Successful Recitations eBook

This eBook from the Gutenberg Project consists of approximately 540 pages of information about Successful Recitations.

        Speak!—­astounded Hubert cannot;
          And, if power to speak he had,
        All are daunted, all the household
          Smitten to the heart and sad. 
        ’Tis Sir Eustace; if it be
        Living man it must be he! 
        Thus Hubert thought in his dismay,
        And by a postern-gate he slunk away.

        Long and long was he unheard of: 
          To his brother then he came,
        Made confession, asked forgiveness,
          Asked it by a brother’s name,
        And by all the saints in heaven;
        And of Eustace was forgiven: 
        Then in a convent went to hide
        His melancholy head, and there he died.

        But Sir Eustace, whom good angels
          Had preserved from murderers’ hands,
        And from pagan chains had rescued,
          Lived with honour on his lands. 
        Sons he had, saw sons of theirs: 
        And through ages, heirs of heirs,
        A long posterity renowned
        Sounded the horn which they alone could sound.



     There dwelt in Bethlehem a Jewish maid,
     And Zillah was her name, so passing fair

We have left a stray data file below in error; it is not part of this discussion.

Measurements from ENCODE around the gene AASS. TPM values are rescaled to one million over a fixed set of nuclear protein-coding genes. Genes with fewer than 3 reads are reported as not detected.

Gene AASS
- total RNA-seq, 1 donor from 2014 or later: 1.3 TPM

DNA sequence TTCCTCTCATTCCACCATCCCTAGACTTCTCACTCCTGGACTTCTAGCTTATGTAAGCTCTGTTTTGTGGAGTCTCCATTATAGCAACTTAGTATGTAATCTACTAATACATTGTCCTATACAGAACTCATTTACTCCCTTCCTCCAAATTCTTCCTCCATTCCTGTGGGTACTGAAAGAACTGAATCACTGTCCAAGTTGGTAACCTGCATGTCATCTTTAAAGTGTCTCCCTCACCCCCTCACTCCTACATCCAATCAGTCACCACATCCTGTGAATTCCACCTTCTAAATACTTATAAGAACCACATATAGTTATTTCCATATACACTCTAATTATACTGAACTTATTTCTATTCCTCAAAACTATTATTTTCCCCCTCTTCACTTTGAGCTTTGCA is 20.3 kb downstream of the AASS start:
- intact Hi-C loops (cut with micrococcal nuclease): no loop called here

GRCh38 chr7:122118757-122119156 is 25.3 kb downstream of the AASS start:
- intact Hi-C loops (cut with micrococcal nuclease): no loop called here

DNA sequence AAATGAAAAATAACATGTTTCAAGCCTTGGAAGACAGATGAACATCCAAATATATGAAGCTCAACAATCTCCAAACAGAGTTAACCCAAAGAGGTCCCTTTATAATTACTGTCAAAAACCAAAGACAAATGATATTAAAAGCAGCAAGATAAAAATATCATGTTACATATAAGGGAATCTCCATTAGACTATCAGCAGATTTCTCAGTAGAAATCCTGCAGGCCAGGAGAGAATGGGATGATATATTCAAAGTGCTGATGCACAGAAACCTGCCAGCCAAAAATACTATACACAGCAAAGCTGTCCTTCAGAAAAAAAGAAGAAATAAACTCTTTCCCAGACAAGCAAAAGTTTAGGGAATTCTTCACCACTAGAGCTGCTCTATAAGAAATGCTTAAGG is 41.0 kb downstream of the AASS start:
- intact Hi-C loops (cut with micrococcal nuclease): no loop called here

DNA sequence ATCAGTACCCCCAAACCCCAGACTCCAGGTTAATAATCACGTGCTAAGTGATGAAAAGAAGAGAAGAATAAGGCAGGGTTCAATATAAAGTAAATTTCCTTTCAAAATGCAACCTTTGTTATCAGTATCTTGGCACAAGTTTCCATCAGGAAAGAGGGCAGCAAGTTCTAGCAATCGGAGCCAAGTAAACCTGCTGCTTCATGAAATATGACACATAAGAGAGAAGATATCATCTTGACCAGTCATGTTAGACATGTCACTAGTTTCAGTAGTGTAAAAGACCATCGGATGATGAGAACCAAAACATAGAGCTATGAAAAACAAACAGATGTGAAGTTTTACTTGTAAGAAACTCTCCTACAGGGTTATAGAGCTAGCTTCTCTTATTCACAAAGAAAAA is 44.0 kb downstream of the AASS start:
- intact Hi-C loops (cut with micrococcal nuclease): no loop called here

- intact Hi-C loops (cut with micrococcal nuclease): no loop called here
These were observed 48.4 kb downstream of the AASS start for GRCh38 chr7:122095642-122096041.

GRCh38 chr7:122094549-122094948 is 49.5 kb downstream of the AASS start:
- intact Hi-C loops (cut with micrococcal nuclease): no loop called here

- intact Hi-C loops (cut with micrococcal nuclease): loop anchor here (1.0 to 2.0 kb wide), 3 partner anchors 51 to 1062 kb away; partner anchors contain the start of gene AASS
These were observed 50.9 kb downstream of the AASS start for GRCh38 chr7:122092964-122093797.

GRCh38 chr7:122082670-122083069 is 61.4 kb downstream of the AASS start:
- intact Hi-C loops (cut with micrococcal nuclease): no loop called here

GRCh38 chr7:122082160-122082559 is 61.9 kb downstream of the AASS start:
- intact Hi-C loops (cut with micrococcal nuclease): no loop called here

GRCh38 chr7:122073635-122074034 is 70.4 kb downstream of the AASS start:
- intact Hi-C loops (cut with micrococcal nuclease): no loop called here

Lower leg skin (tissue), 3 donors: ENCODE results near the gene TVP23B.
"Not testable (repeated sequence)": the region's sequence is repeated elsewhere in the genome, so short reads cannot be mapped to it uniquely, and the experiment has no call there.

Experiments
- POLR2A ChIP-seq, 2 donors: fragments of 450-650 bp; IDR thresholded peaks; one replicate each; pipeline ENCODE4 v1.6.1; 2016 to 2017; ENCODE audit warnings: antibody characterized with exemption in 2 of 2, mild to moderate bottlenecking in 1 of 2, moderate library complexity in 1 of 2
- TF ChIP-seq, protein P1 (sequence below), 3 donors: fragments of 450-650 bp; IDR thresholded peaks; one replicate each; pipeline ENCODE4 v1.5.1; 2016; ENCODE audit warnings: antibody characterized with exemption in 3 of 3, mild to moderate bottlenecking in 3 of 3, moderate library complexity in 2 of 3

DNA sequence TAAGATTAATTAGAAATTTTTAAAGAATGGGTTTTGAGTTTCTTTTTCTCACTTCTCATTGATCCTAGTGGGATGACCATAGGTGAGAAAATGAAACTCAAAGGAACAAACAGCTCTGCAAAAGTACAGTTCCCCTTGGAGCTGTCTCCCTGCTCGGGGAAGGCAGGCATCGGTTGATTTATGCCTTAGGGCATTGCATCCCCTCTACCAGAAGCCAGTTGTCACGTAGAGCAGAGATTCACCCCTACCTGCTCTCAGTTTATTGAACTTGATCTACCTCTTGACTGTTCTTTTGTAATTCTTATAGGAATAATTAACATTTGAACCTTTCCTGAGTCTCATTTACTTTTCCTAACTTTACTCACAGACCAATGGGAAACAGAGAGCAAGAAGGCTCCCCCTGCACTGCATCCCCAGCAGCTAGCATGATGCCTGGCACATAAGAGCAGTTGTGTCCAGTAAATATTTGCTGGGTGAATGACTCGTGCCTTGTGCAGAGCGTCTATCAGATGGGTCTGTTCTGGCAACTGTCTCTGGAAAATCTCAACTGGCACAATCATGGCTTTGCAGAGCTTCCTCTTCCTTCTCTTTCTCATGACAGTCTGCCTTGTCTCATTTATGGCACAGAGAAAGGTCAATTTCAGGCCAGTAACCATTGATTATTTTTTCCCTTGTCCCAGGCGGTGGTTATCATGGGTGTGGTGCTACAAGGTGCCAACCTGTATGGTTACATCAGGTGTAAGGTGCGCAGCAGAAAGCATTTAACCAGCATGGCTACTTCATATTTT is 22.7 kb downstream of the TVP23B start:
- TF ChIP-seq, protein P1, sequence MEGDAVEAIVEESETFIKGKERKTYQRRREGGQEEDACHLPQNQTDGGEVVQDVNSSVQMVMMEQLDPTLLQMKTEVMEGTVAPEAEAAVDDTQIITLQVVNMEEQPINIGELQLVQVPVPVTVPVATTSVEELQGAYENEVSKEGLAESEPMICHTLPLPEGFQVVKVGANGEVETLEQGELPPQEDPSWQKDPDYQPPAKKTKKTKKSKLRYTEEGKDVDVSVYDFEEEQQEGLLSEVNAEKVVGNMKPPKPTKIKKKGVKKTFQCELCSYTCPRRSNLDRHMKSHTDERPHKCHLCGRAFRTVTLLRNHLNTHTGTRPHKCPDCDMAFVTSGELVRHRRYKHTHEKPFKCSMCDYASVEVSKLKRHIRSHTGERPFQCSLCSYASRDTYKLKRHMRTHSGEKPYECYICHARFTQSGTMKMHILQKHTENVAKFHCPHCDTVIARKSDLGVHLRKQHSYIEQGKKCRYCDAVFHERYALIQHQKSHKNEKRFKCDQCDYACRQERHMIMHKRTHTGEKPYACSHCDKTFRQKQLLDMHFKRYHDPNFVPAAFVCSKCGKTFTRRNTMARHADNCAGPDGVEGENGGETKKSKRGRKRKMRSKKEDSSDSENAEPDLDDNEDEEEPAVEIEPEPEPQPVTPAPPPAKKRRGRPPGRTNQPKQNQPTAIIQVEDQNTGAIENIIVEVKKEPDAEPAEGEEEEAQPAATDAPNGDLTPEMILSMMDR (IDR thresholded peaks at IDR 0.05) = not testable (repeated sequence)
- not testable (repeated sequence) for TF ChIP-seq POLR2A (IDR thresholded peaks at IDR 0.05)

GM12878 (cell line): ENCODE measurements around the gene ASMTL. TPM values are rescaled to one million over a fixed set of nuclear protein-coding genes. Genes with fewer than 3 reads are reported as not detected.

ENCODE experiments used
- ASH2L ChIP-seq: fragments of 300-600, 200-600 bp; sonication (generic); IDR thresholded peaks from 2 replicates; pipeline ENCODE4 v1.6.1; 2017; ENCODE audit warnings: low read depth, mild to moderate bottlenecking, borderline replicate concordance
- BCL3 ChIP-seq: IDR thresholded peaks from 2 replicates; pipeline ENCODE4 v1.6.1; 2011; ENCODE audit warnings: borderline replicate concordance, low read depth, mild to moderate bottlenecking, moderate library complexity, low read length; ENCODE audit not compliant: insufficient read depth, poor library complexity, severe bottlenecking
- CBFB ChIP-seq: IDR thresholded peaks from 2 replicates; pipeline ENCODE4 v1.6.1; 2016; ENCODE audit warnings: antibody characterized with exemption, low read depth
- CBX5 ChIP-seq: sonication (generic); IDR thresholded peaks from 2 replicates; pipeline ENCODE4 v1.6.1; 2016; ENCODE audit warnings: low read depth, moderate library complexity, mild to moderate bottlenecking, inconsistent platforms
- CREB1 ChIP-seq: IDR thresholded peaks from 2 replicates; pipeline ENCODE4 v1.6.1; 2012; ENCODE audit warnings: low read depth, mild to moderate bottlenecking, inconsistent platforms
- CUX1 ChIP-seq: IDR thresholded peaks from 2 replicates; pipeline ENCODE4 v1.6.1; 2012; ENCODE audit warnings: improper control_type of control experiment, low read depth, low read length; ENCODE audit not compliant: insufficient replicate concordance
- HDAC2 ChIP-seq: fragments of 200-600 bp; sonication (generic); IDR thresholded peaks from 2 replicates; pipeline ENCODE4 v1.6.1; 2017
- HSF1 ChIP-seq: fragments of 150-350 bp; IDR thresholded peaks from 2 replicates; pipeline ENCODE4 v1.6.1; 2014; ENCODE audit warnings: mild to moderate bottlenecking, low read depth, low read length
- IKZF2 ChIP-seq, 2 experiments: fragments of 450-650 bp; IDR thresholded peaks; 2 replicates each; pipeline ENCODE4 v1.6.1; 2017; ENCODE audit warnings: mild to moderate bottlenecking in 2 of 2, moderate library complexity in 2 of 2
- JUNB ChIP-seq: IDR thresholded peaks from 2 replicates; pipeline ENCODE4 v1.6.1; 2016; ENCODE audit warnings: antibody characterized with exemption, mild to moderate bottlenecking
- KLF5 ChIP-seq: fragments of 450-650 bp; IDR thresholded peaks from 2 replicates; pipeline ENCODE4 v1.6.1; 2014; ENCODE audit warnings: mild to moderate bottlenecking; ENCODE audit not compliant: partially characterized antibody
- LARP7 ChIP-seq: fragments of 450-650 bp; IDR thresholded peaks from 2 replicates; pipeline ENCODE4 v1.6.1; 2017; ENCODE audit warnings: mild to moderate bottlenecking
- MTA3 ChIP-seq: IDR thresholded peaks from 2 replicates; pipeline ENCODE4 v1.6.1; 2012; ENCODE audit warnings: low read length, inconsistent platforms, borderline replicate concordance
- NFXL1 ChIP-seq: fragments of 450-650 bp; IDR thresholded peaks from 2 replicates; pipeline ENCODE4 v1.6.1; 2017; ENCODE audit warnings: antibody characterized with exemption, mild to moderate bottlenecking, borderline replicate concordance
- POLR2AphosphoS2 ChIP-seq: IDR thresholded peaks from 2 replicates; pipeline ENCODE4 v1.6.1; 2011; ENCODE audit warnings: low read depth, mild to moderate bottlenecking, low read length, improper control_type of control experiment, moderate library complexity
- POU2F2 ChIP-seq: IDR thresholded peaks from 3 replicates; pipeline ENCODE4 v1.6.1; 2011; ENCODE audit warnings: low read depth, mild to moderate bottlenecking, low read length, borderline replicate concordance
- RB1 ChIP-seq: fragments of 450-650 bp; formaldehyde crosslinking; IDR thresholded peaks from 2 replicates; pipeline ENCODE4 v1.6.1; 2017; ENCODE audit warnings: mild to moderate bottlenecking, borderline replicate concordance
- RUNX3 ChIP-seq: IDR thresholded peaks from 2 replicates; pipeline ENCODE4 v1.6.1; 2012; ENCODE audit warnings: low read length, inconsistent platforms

That all Judea spake the virgin’s praise. 
     He who had seen her eyes’ dark radiance,
     How it revealed her soul, and what a soul
     Beamed in the mild effulgence, woe to him! 
     For not in solitude, for not in crowds,
     Might he escape remembrance, nor avoid
     Her imaged form, which followed everywhere,
     And filled the heart, and fixed the absent eye. 
     Alas for him! her bosom owned no love
     Save the strong ardour of religious zeal;
     For Zillah upon heaven had centred all
     Her spirit’s deep affections.  So for her
     Her tribe’s men sighed in vain, yet reverenced
     The obdurate virtue that destroy’d their hopes.

     One man there was, a vain and wretched man,
     Who saw, desired, despaired, and hated her: 
     His sensual eye had gloated on her cheek
     E’en till the flush of angry modesty
     Gave it new charms, and made him gloat the more. 
     She loathed the man, for Hamuel’s eye was bold,
     And the strong workings of brute selfishness
     Had moulded his broad features; and she feared
     The bitterness of wounded vanity
     That with a fiendish hue would overcast
     His faint and lying smile.  Nor vain her fear,
     For Hamuel vowed revenge, and laid a plot
     Against her virgin fame.  He spread abroad
     Whispers that travel fast, and ill reports
     That soon obtain belief; how Zillah’s eye,
     When in the temple heavenward it was raised,
     Did swim with rapturous zeal, but there were those
     Who had beheld the enthusiast’s

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Successful Recitations from Project Gutenberg. Public domain.